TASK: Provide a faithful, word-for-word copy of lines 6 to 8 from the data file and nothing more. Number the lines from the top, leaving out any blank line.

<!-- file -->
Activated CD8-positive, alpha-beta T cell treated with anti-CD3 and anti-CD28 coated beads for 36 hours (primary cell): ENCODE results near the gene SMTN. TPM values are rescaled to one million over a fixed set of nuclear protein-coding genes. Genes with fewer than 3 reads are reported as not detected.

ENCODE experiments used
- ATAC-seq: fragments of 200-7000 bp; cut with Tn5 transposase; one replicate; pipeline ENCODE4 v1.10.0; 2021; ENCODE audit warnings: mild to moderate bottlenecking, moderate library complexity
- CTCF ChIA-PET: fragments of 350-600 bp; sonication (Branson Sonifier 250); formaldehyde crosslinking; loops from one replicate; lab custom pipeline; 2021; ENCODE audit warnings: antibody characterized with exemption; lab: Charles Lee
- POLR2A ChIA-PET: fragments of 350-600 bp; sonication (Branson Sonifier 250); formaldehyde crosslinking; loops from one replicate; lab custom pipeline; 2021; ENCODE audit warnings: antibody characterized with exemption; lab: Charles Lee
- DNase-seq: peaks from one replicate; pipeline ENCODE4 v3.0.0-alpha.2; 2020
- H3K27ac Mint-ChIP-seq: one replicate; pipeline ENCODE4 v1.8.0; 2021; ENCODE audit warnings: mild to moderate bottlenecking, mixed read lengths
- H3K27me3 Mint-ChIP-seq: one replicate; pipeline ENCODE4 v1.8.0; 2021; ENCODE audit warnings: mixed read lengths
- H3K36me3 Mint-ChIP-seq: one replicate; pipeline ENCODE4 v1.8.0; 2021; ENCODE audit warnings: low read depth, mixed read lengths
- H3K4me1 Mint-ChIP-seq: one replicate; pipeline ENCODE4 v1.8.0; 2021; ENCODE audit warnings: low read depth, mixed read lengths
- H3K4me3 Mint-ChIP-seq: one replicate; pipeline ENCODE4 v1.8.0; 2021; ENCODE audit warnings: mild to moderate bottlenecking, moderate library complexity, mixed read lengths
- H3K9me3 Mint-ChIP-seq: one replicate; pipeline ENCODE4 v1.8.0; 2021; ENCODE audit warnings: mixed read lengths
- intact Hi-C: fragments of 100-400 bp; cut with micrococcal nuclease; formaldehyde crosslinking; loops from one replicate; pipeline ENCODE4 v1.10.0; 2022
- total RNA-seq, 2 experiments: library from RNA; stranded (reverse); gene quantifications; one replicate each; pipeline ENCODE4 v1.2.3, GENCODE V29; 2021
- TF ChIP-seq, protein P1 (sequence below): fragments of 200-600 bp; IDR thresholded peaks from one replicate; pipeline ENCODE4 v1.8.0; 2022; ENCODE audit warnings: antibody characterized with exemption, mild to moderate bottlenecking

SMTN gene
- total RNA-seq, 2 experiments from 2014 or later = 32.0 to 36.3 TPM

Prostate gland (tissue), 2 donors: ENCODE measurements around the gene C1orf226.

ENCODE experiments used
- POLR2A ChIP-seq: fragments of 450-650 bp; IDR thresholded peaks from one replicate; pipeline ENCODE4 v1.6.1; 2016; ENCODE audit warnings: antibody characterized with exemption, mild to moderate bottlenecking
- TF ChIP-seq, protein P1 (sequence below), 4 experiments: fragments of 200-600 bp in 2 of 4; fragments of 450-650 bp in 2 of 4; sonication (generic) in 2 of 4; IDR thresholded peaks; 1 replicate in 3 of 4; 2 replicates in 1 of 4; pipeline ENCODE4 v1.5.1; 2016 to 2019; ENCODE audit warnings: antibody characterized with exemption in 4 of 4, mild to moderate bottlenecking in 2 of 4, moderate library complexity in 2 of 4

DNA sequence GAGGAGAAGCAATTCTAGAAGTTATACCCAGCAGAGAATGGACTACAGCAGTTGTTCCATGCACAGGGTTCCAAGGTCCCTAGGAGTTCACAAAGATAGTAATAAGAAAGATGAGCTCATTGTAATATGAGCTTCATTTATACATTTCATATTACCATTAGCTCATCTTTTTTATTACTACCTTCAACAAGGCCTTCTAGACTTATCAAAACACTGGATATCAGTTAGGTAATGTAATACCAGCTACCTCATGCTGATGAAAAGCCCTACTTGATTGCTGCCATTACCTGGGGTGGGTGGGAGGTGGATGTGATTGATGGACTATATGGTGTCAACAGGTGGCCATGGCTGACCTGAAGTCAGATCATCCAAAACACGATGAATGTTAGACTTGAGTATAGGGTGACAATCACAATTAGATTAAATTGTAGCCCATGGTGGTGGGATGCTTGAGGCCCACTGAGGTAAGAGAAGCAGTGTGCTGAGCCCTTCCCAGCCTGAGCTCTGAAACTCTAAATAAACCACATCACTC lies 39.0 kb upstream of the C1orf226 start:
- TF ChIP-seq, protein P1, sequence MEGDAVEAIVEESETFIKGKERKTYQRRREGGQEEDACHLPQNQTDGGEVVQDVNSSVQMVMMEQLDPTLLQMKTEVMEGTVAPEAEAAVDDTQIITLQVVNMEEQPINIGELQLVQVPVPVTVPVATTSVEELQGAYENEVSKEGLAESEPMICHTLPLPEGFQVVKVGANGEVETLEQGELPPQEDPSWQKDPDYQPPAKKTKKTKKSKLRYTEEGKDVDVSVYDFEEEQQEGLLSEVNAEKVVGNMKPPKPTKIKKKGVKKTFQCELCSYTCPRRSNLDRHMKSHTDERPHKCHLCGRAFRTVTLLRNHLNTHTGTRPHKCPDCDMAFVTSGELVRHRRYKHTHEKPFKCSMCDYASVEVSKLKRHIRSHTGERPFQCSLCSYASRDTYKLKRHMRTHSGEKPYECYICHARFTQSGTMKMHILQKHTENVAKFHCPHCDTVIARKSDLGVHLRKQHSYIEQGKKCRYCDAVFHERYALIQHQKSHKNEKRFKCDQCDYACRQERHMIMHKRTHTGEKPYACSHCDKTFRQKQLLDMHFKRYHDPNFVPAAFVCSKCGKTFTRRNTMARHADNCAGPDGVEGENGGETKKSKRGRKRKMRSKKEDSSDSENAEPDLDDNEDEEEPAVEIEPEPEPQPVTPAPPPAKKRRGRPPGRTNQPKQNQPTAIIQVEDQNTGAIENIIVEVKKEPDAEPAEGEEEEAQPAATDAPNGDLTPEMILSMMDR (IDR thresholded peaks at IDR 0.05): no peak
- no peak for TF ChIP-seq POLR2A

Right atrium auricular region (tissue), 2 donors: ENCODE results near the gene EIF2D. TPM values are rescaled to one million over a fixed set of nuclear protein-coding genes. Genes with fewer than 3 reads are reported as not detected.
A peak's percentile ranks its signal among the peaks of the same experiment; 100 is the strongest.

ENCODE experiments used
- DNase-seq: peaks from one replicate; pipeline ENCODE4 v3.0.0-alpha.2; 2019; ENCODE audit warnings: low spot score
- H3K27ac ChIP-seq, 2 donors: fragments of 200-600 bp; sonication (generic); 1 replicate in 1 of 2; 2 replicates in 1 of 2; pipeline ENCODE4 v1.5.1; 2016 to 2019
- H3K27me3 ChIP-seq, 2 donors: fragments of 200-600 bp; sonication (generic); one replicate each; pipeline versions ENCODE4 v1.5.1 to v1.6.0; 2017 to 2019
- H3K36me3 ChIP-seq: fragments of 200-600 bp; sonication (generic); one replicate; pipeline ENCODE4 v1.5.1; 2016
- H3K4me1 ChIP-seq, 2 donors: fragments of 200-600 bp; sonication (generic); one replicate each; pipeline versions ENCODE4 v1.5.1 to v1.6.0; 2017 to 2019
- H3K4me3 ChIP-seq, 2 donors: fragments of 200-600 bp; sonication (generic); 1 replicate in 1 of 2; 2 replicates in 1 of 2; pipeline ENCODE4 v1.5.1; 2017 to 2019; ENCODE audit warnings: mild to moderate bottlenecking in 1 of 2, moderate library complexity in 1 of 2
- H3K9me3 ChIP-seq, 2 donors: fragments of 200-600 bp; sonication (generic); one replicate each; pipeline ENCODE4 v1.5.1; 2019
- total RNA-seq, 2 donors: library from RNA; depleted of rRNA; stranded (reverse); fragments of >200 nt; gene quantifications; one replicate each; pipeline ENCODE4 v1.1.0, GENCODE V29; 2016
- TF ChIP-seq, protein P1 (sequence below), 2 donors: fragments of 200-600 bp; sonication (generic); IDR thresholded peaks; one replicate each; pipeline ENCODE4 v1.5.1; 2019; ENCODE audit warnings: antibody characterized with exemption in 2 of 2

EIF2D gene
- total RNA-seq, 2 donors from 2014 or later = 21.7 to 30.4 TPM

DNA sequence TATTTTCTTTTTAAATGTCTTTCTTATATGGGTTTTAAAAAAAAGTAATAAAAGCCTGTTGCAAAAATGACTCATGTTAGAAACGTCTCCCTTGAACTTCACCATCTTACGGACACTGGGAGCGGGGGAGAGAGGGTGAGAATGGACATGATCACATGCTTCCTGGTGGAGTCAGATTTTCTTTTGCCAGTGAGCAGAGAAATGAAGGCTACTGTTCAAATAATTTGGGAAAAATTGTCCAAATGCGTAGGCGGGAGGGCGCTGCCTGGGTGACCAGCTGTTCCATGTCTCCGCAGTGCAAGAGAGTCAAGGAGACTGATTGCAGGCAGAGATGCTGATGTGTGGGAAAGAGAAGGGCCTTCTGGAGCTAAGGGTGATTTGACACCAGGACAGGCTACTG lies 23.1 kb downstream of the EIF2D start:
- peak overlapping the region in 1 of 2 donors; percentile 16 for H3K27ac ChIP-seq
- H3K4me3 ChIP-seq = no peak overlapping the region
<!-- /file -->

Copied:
- DNase-seq: peaks from one replicate; pipeline ENCODE4 v3.0.0-alpha.2; 2020
- H3K27ac Mint-ChIP-seq: one replicate; pipeline ENCODE4 v1.8.0; 2021; ENCODE audit warnings: mild to moderate bottlenecking, mixed read lengths
- H3K27me3 Mint-ChIP-seq: one replicate; pipeline ENCODE4 v1.8.0; 2021; ENCODE audit warnings: mixed read lengths